Lori Maas, manager of the women’s program at the Philadelphia VA Medical Center, said individual therapy and group programs are offered to women with PTSD and MST at clinics in the city and South Jersey. “The role of women in the military, until recently, was not in combat. But the war is still present for them: They are in the combat zones, and while they may not have the rifle, they are being exposed to traumatic events that are pretty significant,” she said.

Smith, 57, said she feels better after she goes to the peer support group at the diner, just being among veterans, male and female, all struggling to make sense of what happened to them.

The men have welcomed them, she said, and the women enjoy the camaraderie.

“We all went through some awful mess in the military.  No one here wants to hurt you. … The group gives you a sense of being, that you’re not the only one,” Smith said.

Until the interviews, Davis and Smith had not even disclosed to each other the sexual assaults they had endured in the military. “The stereotype of military women is they are either lesbians or whores,” Davis said, shaking her head.

All three women were married and had children while in the service, but still felt misunderstood, labeled.

At one of the group meetings, one of the men reminded the others to curb their swearing because there are “ladies in the room.” Smith, who has five children and five grandchildren, said that made her feel respected.

Tony Capone, a retired social worker who counsels the group, said military women have the same anger issues and nightmares as the men. PTSD also causes anxiety and flashbacks, and can lead to suicide.

He has counseled women with MST and others who witnessed death and destruction. He also has helped battlefield triage nurses whose job is to decide “who gets treated and who doesn’t, and then they have to hold the hands of those who don’t get treatment and watch them die,” Capone said.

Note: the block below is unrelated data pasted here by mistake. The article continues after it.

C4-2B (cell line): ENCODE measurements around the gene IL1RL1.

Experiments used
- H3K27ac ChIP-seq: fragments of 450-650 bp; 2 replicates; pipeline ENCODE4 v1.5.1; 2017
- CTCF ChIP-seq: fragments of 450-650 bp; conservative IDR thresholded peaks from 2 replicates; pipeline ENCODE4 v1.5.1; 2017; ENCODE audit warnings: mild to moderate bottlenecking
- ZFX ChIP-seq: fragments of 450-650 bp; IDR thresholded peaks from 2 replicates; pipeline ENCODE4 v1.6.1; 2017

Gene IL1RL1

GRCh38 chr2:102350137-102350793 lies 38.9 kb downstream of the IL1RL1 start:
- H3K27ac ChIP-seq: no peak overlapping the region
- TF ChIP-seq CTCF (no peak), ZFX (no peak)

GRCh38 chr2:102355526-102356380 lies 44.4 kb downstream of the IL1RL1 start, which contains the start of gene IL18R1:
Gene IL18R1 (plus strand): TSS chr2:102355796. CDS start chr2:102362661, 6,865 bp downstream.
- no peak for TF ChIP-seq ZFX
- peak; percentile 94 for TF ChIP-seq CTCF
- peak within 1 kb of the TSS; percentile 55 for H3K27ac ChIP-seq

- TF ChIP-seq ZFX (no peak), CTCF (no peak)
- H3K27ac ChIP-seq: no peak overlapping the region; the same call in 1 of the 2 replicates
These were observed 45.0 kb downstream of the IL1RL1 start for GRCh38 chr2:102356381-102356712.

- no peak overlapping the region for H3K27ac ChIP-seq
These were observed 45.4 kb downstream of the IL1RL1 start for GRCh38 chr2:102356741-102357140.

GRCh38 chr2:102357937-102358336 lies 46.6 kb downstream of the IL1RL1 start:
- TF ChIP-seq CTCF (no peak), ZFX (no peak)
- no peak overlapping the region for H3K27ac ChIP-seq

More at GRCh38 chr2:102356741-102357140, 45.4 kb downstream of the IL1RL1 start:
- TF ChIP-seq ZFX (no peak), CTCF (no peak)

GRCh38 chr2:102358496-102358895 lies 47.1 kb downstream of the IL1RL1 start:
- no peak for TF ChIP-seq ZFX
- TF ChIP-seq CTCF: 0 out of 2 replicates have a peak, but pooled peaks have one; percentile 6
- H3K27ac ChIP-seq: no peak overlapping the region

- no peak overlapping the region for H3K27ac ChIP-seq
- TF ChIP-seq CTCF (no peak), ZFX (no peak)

Local veterans formed the group Capone leads at the diner two years after the VA disbanded its own peer support group at Joint Base McGuire-Dix-Lakehurst. The vets didn’t want to travel to Philadelphia where the VA started a new group. About 200 vets have signed up for the group that meets at the diner, and about 60 drop in each week.

Wimbish, who started as a singer with an Air Force band in the early 1980s, said one of her most terrifying military experiences was when she was deployed during Desert Storm, to a Middle East location to support an aircraft-refueling mission. On the way there, she said she was handed an M-16, though she had not received training in how to use it.  “I was scared to death,” she said.

A few months later, she said, she and six others in her unit were left behind at a Middle East aircraft hangar for nearly a week after most of the others troops were evacuated.

The pilot who came for them “laughed and said we forgot about you,” she said.  The unit had barricaded the hangar doors with furniture for protection and slept on desks.  “It wasn’t funny. It still hurts,” she said.

For Davis, there is the memory of a training drill at boot camp that turned fatal.  She saw a recruit who was running in front of her collapse and die.  “I blamed myself — I thought maybe I was too slow to help him,” she said.

For Smith, there was the racism she encountered off the base when she was stationed in Georgia. When she would ride her bicycle, some motorists would yell racial epithets and one passenger tried to knock her off the bike.